Cyclin-dependent kinase suppression by WEE1 kinase protects the genome through control of replication initiation and nucleotide consumption.
ABSTRACT: Activation of oncogenes or inhibition of WEE1 kinase deregulates cyclin-dependent kinase (CDK) activity and leads to replication stress; however, the underlying mechanism is not understood. We now show that elevation of CDK activity by inhibition of WEE1 kinase rapidly increases initiation of replication. This leads to nucleotide shortage and reduces replication fork speed, which is followed by SLX4/MUS81-mediated DNA double-strand breakage. Fork speed is normalized and DNA double-strand break (DSB) formation is suppressed when CDT1, a key factor for replication initiation, is depleted. Furthermore, addition of nucleosides counteracts the effects of unscheduled CDK activity on fork speed and DNA DSB formation. Finally, we show that WEE1 regulates the ionizing radiation (IR)-induced S-phase checkpoint, consistent with its role in control of replication initiation. In conclusion, these results suggest that deregulated CDK activity, such as that occurring following inhibition of WEE1 kinase or activation of oncogenes, induces replication stress and loss of genomic integrity through increased firing of replication origins and subsequent nucleotide shortage.
Project description:DNA replication starts at initiation sites termed replication origins. Metazoan cells contain many more potential origins than are activated (fired) during each S phase. Origin activation is controlled by the ATR checkpoint kinase and its downstream effector kinase Chk1, which suppresses origin firing in response to replication blocks and during normal S phase by inhibiting the cyclin-dependent kinase Cdk2. In addition to increased origin activation, cells deficient in Chk1 activity display reduced rates of replication fork progression. Here we investigate the causal relationship between increased origin firing and reduced replication fork progression. We use the Cdk inhibitor roscovitine or RNAi depletion of Cdc7 to inhibit origin firing in Chk1-inhibited or RNAi-depleted cells. We report that Cdk inhibition and depletion of Cdc7 can alleviate the slow replication fork speeds in Chk1-deficient cells. Our data suggest that increased replication initiation leads to slow replication fork progression and that Chk1 promotes replication fork progression during normal S phase by controlling replication origin activity.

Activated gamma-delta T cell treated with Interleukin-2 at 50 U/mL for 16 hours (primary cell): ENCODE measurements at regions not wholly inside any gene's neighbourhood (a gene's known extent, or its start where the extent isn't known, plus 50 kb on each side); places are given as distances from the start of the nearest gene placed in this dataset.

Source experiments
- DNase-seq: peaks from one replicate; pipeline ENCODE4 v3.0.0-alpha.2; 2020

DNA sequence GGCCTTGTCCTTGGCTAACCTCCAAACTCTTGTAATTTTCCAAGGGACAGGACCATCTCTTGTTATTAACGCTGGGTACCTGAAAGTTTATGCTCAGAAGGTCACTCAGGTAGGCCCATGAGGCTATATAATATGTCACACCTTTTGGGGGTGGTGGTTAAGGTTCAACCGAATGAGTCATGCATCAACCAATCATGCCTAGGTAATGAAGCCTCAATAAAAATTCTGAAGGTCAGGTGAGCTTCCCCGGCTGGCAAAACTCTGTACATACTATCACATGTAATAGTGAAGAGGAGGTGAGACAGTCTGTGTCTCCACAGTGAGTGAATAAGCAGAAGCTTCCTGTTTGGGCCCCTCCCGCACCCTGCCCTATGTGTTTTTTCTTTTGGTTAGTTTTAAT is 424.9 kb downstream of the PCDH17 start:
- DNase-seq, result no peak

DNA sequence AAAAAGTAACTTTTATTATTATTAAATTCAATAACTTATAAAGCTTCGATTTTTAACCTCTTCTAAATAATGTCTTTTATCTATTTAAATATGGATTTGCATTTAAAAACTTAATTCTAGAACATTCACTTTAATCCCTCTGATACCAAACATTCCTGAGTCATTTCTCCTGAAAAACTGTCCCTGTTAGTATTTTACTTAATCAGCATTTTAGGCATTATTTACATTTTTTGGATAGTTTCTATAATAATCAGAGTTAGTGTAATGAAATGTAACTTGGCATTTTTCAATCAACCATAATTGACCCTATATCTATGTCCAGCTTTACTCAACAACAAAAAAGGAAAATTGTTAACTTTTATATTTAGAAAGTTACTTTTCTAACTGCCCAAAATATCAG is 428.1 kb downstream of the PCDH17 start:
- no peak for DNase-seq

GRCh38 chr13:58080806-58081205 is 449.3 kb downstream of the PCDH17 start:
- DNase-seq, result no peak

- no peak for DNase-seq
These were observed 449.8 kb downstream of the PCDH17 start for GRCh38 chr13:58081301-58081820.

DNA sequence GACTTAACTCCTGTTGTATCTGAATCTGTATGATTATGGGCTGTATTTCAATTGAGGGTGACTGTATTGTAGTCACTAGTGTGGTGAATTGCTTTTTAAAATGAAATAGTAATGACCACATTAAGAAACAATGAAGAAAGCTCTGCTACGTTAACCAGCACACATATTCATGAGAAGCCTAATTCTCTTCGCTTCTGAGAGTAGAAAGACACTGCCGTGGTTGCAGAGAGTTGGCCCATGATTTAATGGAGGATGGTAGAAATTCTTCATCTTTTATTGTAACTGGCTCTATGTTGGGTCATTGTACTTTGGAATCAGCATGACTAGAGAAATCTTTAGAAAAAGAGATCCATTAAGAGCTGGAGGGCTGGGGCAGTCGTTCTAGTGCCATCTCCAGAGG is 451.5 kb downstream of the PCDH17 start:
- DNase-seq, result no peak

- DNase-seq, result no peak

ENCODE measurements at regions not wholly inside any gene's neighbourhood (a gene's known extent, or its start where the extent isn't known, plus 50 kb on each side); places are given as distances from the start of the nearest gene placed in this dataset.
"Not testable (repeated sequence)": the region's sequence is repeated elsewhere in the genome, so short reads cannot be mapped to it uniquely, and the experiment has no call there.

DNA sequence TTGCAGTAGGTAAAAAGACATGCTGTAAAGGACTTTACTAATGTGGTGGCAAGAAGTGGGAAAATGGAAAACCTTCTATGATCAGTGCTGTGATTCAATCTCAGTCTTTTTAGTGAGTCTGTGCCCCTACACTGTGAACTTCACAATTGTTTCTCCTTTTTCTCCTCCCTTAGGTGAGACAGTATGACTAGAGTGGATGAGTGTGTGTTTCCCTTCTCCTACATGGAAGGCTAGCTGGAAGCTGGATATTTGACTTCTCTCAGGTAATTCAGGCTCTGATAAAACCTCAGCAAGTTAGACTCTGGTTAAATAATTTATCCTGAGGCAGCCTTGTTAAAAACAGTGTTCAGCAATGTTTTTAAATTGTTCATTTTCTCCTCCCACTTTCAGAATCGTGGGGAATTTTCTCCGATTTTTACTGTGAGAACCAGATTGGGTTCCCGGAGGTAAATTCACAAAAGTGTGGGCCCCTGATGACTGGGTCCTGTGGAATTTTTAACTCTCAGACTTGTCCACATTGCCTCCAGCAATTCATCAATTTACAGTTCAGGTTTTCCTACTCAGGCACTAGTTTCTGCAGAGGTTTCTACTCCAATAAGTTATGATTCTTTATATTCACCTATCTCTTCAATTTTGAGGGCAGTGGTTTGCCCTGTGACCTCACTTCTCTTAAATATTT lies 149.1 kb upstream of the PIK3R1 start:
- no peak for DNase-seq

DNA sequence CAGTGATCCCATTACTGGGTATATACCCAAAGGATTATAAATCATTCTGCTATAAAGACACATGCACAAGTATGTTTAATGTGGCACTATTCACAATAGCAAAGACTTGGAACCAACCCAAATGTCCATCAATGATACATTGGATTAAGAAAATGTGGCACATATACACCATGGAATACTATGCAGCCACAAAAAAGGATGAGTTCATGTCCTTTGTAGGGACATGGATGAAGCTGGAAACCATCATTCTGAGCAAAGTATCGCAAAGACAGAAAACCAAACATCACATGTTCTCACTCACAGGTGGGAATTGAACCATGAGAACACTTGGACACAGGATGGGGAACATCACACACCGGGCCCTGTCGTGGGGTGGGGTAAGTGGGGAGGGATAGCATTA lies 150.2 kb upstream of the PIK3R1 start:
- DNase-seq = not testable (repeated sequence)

2010-01-01 | S-EPMC2941317 | BioStudies
Project description:The effectiveness of Checkpoint kinase 1 (Chk1) inhibitors at killing cancer cells is considered to be fully dependent on their effect on DNA replication initiation. Chk1 inhibition boosts origin firing, presumably limiting the availability of nucleotides and in turn provoking the slow-down and subsequent collapse of forks, thus decreasing cell viability. Here we show that slow fork progression in Chk1-inhibited cells is not an indirect effect of excess new origin firing. Instead, fork slow-down results from the accumulation of replication barriers, whose bypass is impeded by CDK-dependent phosphorylation of the specialized DNA polymerase eta (Poleta). Also in contrast to the linear model, the accumulation of DNA damage in Chk1-deficient cells depends on origin density but is largely independent of fork speed. Notwithstanding this, origin dysregulation contributes only mildly to the poor proliferation rates of Chk1-depleted cells. Moreover, elimination of replication barriers by down-regulation of MCM helicase components, but not their bypass by Poleta, improves cell survival. Our results thus shed light on the molecular basis of the sensitivity of tumors to Chk1 inhibition.
Project description:The effectiveness of checkpoint kinase 1 (Chk1) inhibitors at killing cancer cells is considered to be fully dependent on their effect on DNA replication initiation. Chk1 inhibition boosts origin firing, presumably limiting the availability of nucleotides and in turn provoking the slowdown and subsequent collapse of forks, thus decreasing cell viability. Here we show that slow fork progression in Chk1-inhibited cells is not an indirect effect of excess new origin firing. Instead, fork slowdown results from the accumulation of replication barriers, whose bypass is impeded by CDK-dependent phosphorylation of the specialized DNA polymerase eta (Pol?). Also in contrast to the linear model, the accumulation of DNA damage in Chk1-deficient cells depends on origin density but is largely independent of fork speed. Notwithstanding this, origin dysregulation contributes only mildly to the poor proliferation rates of Chk1-depleted cells. Moreover, elimination of replication barriers by downregulation of helicase components, but not their bypass by Pol?, improves cell survival. Our results thus shed light on the molecular basis of the sensitivity of tumors to Chk1 inhibition.